Feb 21, 2014, 6:00 AM EDT
VIERA, Fla. — Perhaps no club in the majors had loftier expectations entering 2013 than the Nationals. Certainly no club struggled with living up to those expectations like the Nats did.
One year later, the expectations remain sky-high. They just hope they’re better-equipped to handle them.
“I think expectations are good,” first-year manager Matt Williams said. “And especially with a team like this, they’re going to be there. You can’t get away from that. What we have to make sure is that we embrace that part of it, and realize that expectations are going to be there. And that’s a good thing, because they wouldn’t be if we didn’t have such a good bunch of guys and all this talent. Let’s embrace that and let’s understand that and let’s work as hard as we can to fulfill those.”
How, though, do the Nationals embrace the pressure without succumbing to it?
More than one player has noted this spring how last year’s squad couldn’t quite figure out how to strike that balance. But now that they’ve experienced it, they believe they’re better prepared to handle it.
“To win 98 games and break through and get over the hump, and then for us to sustain that for a year, I think we all learned it’s not as easy as everyone says it is,” third baseman Ryan Zimmerman said. “Every team, everyone has to go through that. Hopefully we went through it last year and we’ll use it to our advantage this year.”
With increased emphasis on spring training and a push to get 2014 off to a strong start, the Nationals are hoping to avoid the malaise that defined the first half of last season.
“I feel like it’s like that every year,” right fielder Jayson Werth said. “Like it’s: ‘Hey, we gotta get off to a good start!’ When I played on all those teams in Philly, that was always the mantra. That’s fine. My strategy has always been, it kind of goes like this [makes rising motion with his arm] and you’re playing your best ball in the middle of August and down the stretch. Not that you want to go down at the start, but just build up to where you’re on the upswing going into the postseason. And we were really, really close to timing that whole thing right last year.”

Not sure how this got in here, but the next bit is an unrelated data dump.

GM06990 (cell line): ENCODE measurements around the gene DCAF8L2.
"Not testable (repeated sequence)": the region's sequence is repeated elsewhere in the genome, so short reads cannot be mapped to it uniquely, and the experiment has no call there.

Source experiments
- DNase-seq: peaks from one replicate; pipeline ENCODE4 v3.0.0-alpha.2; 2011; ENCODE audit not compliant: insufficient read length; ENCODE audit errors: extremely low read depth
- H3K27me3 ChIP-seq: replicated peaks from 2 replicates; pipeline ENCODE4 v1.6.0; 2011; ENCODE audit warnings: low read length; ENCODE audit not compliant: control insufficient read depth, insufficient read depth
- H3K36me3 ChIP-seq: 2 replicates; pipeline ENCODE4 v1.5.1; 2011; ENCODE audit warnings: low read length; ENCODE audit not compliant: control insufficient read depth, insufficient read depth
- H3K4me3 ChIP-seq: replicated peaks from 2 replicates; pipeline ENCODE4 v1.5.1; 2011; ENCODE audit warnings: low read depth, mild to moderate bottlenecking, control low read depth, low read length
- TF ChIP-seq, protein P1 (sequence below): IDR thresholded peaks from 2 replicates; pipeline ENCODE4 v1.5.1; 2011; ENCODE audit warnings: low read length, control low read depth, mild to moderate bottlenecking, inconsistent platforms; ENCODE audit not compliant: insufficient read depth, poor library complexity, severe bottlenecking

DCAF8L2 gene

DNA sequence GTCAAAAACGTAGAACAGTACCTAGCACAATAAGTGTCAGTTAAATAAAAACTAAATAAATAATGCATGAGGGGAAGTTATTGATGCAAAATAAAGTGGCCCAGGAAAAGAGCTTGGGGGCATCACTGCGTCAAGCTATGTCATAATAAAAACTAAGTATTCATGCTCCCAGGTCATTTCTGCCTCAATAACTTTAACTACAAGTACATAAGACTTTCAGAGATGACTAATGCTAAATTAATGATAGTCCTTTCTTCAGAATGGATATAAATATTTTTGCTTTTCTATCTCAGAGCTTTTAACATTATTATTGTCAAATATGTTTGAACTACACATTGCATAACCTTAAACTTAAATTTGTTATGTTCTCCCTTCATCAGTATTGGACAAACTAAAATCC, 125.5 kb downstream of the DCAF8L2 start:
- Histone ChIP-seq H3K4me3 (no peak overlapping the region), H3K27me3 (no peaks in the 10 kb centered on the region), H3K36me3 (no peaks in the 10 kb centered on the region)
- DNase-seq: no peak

Indeed, the Nationals posted baseball’s best record from Aug. 9 through season’s end, going 31-16 to finish the year 86-76.
“We just didn’t play good enough in the first half to give ourselves a chance in the end,” Werth said. “But when you play like we did down the stretch and go into the postseason on fire like that, it’s good. A lot of teams end up winning the World Series like that. I didn’t mind that. I liked that about last year. People were awful down on last year. I’m kind of like, other than the first couple months, it wasn’t all that bad. We were really close to where we needed to be.”
How, though, do the Nationals avoid the prolonged stretch of mediocrity that defined the first half of 2013 and left them in a position where they had to play near-perfect baseball simply to get back into the fringes of contention?
“Our concentration is today and today only, and doing everything we can with that particular day – whether it’s a workout or whether it’s a game or it’s April or it’s September,” Williams said. “And that’s part of the mantra, I think. We’ll play for today, and at the end of it there’s nothing that we can do about it at that point anyway. We have to start preparing for the next one.”
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